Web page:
It is rare that we get the perfect album for the right moment, but RTJ4 was that. Right after the murder of George Floyd, El-P & Killer Mike dropped their long-awaited Run The Jewels album. The LP which didn’t speak directly to the events that led to the summer of unrest, protests and general upheaval that rocked the United States in a reckoning of police violence, racism amidst a pandemic, but it might as well have.
Those problems weren’t new (nor have they been solved) and that was the point. The issues of police brutality, state-monopoly on violence “never forget in the story of Jesus, the hero was killed by the state,” as Killer Mike reminds us, and racism are centuries old. This became an album for the times just when we needed it with the right features and the right people. If there was a protest album with the right anger and power behind it in 2020, RTJ4 was it.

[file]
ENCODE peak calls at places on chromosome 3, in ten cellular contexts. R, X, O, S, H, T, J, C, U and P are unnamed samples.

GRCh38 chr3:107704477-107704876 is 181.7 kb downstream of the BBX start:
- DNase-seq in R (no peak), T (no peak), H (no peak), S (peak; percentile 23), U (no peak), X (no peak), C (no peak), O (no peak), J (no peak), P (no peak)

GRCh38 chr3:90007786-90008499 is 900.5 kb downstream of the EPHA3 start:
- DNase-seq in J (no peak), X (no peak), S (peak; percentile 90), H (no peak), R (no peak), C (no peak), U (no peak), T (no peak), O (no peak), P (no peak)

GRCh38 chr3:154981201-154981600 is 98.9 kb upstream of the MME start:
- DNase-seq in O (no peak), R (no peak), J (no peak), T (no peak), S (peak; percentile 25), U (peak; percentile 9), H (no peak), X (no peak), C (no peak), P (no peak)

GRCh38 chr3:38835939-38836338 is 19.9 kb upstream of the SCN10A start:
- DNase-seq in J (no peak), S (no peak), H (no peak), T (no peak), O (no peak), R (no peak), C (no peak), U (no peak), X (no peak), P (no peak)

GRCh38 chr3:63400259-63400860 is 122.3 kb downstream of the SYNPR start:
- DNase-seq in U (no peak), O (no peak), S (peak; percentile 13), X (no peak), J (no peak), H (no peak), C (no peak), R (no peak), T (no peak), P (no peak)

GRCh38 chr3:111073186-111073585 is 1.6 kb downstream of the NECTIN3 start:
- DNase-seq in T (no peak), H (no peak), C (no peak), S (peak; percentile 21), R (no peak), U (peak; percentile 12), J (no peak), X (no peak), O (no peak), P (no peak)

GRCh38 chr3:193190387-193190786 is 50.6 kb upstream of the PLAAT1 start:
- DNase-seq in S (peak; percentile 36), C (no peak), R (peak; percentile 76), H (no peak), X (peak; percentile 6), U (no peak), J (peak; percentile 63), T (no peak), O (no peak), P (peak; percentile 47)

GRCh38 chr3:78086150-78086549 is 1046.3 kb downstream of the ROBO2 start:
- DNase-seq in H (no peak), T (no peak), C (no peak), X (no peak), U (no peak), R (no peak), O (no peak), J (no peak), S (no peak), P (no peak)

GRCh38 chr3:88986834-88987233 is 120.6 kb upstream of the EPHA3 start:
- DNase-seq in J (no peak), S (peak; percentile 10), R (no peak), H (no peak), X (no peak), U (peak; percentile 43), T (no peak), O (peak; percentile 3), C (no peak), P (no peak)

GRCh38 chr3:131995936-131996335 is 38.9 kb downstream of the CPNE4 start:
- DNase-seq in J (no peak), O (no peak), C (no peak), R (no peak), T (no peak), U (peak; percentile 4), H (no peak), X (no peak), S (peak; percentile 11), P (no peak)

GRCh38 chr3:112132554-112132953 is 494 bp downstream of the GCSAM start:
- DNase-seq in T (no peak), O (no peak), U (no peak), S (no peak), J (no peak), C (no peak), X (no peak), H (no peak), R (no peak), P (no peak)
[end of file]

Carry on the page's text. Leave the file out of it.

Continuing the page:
4. Jessy Lanza - All The Time
Canadian singer, songwriter and producer Jessy Lanza released her album All The Time over the summer. The LP was her moving closer into the mainstream, combining alt-pop, 80’s influences and alluring R&B, all with an experimental edge and shimmering touch to it. It had a carefree feel to it, allowing the listener to escape the dredges of what has been an awful year. It brings us into a world of bubbly melodies, soft vocals, love and at times pensive fun. It feels colorful and well-crafted, with a kaleidoscopic sheen that makes this feel like a warm summer day.
5. Caribou - Suddenly
Dan Snaith released his first Caribou album in nearly six years back in February when we were still brimming with optimism that 2020 might still be good, though there were storm clouds on the horizon. Suddenly felt that optimism with its cheery melodies, vocals and drums like on “Home” or “Never Come Back.” When it came out, it was an album of the year contender and it has remained true all the way through the year. It is also one of his most sonically diverse albums.